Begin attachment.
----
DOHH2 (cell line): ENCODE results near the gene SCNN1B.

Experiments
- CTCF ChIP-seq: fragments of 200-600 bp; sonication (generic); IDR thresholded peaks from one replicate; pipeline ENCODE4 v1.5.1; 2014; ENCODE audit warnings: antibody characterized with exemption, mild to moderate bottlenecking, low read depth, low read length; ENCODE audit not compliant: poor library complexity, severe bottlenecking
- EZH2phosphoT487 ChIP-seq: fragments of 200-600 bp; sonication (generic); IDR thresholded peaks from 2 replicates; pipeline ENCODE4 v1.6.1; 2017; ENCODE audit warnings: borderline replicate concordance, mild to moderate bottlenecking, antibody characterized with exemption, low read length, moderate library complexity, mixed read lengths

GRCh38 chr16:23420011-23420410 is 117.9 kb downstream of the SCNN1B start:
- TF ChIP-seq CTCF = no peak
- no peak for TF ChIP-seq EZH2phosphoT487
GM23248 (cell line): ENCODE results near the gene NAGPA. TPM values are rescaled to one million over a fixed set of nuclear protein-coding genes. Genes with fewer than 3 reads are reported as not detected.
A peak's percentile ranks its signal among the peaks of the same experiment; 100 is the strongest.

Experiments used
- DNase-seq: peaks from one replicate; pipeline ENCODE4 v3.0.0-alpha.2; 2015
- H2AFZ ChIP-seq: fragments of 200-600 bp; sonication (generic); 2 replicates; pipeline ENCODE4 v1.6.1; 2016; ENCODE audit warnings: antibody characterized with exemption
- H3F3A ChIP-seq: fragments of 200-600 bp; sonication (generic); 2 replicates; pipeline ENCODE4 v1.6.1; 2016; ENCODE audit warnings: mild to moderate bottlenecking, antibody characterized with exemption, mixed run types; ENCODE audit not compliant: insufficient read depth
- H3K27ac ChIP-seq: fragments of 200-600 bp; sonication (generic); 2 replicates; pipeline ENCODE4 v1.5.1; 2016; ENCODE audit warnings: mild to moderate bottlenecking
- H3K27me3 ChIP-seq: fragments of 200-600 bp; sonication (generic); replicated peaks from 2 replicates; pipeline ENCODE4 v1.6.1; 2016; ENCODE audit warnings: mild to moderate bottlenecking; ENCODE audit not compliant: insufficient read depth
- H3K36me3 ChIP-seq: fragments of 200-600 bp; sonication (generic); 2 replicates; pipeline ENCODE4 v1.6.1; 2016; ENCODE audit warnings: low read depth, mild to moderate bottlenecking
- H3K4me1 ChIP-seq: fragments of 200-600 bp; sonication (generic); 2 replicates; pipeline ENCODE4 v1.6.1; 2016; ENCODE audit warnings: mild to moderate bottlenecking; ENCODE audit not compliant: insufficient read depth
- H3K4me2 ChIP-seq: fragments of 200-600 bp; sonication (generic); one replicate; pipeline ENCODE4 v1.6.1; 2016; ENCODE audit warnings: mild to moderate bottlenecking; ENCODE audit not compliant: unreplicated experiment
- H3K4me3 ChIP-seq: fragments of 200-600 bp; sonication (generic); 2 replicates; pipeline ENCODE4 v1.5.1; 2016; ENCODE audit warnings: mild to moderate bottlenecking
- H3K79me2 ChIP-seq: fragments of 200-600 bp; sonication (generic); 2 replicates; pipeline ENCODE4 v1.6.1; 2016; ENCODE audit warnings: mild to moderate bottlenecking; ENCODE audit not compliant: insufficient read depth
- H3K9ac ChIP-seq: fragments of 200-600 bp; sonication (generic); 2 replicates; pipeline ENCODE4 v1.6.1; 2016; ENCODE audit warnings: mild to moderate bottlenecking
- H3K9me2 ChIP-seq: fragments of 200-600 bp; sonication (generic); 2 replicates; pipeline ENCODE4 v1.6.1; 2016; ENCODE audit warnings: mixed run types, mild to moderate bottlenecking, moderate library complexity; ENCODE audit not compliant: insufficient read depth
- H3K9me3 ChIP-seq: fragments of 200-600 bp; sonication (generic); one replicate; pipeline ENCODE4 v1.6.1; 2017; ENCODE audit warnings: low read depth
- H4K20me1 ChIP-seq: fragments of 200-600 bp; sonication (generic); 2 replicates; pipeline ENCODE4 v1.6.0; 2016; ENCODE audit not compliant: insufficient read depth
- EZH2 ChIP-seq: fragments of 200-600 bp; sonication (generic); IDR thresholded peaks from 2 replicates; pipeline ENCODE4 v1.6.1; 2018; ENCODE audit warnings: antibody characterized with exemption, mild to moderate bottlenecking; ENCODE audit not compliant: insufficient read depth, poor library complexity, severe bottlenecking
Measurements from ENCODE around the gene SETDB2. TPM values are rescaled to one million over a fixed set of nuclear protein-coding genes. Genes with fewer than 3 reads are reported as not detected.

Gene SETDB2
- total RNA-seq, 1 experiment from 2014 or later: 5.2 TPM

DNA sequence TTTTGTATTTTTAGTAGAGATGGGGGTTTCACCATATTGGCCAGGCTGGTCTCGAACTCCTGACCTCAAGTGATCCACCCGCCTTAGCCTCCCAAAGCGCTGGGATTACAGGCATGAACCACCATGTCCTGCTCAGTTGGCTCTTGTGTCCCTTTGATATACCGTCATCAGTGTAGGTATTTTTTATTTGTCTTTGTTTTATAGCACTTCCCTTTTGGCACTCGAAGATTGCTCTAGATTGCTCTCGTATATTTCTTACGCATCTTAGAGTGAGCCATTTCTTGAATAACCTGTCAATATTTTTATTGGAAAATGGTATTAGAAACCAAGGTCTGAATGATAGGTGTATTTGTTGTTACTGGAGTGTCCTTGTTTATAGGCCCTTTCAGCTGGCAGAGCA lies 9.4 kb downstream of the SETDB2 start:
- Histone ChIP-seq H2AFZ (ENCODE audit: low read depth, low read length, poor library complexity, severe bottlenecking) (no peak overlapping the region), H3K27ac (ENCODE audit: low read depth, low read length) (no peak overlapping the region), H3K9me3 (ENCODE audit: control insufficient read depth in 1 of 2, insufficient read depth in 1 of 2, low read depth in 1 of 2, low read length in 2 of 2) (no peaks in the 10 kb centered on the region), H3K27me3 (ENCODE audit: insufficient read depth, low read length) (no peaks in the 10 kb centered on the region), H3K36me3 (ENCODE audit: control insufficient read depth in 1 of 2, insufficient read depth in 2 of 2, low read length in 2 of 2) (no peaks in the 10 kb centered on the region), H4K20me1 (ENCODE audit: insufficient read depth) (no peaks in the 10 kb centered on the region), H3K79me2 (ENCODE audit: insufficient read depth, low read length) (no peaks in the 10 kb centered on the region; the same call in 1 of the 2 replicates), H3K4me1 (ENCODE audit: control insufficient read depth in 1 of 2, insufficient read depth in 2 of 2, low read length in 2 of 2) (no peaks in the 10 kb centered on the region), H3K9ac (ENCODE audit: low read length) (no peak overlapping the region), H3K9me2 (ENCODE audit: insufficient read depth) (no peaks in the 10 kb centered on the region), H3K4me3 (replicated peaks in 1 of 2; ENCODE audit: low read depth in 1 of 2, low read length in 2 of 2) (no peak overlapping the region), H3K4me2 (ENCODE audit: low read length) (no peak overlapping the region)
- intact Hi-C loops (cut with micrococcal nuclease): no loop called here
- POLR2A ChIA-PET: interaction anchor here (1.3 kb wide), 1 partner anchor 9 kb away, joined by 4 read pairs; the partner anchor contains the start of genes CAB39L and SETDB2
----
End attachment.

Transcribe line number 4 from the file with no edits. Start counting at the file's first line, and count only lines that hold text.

- EZH2phosphoT487 ChIP-seq: fragments of 200-600 bp; sonication (generic); IDR thresholded peaks from 2 replicates; pipeline ENCODE4 v1.6.1; 2017; ENCODE audit warnings: borderline replicate concordance, mild to moderate bottlenecking, antibody characterized with exemption, low read length, moderate library complexity, mixed read lengths